[Hpn] More on U.S. Census & Homeless: 2 Articles: AP 6/27/01;NY Times 6/28/01
Morgan W. Brown
Wed, 27 Jun 2001 23:23:51 -0400
Below are forwards of two more articles on the growing controversy over the
2000 U.S. census and counting people who are homeless.
First is an AP article out of Washington, D. C. entitled
"Homeless Census Draws Criticism"; Wednesday, June 27, 2001.
Second is an article from the New York Times entitled "Bureau Won't
Distribute Census Data on Homeless"; Thursday, June 28, 2001.
Morgan W. Brown
Homeless Census Draws Criticism
Updated: Wed, Jun 27 6:31 PM EDT
By GENARO C. ARMAS, Associated Press Writer
WASHINGTON (AP) - Homeless Americans were counted in the 2000 census. It is
just unclear from the results how many there were.
That has angered some House Democrats and city officials from across the
country. They are demanding that the Census Bureau say exactly how many
homeless people it found last year, instead of grouping them into a less
specific category called "other noninstitutionalized group quarters."
A detailed homeless count is essential for city officials and advocacy
groups to plan budgets for shelters and other homeless outreach programs,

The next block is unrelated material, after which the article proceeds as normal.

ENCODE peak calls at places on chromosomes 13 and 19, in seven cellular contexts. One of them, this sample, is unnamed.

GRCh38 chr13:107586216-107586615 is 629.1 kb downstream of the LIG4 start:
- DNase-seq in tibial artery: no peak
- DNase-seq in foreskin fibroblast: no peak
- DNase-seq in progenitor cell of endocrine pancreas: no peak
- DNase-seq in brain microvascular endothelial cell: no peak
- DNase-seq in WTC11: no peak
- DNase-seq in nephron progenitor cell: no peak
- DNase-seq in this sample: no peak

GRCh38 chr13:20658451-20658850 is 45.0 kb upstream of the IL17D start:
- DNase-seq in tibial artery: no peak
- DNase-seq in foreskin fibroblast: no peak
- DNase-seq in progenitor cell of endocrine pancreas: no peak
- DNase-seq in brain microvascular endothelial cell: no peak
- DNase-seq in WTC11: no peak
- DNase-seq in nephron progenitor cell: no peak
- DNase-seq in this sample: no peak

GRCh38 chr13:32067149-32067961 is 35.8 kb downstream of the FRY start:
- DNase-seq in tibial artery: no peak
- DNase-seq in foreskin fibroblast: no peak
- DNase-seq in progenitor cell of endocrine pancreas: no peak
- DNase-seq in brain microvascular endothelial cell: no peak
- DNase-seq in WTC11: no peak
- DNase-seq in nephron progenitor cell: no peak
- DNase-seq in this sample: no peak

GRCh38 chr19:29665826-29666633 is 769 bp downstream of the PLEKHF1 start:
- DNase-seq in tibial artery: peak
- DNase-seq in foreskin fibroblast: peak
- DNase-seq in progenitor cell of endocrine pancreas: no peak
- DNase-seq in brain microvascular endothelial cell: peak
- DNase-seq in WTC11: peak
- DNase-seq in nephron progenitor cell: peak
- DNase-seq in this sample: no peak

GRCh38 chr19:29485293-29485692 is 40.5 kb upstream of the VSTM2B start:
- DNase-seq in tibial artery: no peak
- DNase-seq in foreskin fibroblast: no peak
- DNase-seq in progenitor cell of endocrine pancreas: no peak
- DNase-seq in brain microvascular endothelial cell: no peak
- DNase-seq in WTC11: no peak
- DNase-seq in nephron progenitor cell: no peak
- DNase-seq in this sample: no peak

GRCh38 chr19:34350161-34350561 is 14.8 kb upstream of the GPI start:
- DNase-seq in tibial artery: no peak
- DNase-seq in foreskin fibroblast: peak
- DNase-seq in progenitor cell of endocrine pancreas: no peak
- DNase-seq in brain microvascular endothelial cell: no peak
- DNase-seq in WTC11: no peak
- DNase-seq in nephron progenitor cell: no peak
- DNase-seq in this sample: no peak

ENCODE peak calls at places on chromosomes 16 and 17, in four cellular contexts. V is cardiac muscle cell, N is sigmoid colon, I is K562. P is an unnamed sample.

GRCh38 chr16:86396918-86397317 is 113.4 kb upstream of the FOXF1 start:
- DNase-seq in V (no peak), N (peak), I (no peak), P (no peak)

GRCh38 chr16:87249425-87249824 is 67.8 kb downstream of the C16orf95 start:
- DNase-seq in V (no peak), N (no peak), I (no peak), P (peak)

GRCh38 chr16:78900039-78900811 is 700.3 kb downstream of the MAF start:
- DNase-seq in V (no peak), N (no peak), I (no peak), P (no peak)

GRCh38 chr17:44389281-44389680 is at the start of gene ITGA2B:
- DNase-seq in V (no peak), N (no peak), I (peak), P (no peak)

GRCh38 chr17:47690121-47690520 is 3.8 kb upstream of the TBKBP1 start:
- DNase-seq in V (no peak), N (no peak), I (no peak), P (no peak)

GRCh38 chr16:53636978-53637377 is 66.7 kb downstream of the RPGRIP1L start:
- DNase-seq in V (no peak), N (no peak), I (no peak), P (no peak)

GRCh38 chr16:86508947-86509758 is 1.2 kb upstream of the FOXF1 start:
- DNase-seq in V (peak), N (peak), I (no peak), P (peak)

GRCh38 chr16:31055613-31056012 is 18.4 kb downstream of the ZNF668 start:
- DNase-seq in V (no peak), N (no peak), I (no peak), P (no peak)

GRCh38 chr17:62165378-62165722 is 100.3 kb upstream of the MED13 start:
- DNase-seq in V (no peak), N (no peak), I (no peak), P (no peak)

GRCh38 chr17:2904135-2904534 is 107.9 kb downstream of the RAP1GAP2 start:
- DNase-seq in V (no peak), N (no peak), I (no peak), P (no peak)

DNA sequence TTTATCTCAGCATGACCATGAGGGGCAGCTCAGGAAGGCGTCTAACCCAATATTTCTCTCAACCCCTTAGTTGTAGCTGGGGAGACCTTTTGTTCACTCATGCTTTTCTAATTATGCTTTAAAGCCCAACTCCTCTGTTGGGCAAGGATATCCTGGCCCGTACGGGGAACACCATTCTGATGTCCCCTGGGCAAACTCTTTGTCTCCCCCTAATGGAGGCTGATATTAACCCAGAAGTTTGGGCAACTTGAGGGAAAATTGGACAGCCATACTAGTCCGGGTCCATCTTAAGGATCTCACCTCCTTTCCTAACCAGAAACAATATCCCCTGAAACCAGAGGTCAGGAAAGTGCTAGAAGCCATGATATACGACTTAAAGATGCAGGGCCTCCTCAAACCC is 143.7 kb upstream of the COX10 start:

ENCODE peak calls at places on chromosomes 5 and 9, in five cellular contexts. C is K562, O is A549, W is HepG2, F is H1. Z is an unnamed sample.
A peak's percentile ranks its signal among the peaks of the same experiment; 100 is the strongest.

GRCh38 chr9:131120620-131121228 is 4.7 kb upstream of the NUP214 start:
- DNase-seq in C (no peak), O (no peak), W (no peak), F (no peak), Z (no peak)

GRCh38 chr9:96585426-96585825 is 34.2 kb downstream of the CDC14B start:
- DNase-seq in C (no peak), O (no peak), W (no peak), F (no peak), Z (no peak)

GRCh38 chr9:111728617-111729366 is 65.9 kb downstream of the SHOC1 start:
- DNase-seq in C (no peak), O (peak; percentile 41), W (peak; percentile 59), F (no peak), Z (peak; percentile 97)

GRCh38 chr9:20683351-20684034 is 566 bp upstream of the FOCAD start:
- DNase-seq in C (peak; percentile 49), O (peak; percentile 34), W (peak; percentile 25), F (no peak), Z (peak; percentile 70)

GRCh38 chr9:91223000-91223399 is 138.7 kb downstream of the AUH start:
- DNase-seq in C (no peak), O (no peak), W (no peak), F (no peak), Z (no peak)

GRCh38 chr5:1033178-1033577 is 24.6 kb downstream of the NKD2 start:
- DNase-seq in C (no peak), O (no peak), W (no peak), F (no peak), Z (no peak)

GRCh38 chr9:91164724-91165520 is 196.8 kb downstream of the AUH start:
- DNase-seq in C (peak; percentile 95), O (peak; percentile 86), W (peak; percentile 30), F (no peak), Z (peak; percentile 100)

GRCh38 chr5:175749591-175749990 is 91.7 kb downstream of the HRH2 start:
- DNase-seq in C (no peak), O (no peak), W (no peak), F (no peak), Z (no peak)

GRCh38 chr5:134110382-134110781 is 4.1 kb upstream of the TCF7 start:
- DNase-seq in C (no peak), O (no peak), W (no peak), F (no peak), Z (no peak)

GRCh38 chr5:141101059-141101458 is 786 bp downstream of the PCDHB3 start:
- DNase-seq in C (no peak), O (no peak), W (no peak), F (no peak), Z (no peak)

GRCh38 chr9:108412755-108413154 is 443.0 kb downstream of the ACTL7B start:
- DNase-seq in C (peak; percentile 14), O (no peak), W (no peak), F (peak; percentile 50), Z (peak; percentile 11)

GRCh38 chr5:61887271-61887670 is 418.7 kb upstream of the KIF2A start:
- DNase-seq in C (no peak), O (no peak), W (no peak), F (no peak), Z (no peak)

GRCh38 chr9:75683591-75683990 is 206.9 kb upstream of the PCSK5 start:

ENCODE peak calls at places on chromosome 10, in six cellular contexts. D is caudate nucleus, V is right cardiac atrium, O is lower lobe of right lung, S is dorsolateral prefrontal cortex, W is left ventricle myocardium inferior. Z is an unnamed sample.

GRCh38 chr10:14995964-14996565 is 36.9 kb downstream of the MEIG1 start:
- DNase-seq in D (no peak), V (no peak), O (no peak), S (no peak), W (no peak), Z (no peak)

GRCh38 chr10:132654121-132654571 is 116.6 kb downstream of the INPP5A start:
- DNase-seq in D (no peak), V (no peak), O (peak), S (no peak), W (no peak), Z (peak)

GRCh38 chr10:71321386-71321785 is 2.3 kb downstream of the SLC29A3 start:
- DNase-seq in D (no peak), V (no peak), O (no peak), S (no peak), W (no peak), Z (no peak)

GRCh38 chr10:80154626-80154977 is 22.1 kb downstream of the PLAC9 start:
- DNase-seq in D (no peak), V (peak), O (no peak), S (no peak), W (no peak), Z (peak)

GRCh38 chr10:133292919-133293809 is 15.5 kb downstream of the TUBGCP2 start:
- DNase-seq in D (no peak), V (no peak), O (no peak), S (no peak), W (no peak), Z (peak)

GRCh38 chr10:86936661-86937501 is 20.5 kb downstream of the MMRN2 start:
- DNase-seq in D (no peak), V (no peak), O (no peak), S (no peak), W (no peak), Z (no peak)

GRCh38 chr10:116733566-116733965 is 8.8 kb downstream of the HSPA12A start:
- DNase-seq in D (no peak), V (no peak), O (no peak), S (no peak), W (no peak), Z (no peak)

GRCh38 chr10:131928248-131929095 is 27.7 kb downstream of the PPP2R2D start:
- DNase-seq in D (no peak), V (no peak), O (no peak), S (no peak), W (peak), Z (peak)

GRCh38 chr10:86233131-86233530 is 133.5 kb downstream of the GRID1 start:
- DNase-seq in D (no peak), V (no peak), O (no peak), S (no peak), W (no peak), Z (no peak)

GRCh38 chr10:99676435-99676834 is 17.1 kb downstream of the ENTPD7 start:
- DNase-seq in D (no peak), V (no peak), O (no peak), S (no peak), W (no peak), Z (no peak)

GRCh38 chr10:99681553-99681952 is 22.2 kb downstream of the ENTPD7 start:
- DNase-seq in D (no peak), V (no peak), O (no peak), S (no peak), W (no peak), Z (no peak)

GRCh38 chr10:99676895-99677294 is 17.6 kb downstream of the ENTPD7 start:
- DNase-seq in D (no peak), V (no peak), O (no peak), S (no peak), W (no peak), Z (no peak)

Democratic Reps. Carolyn Maloney of New York and Dennis Kucinich of Ohio and
others said Wednesday
Bureau officials said the homeless people they did find during an
exhaustive, three-day count last year were included in total population
figures for states, counties and municipalities.
But those homeless Americans were not identified as such in the results
because of a fear that it could be misinterpreted as an official government
count of a population that is difficult to track, said Edison Gore, a deputy
chief at the Census Bureau.
The bureau had planned to release a count of people living in shelters as
part of the wave of information currently being released.
Gore said bureau officials decided against it after an analysis of early
2000 census results in January. Census officials will instead release a
separate report next year on Americans counted in shelters.
The report would give the bureau an appropriate forum to stress that the
data should not be misconstrued as an official homeless count, Gore said.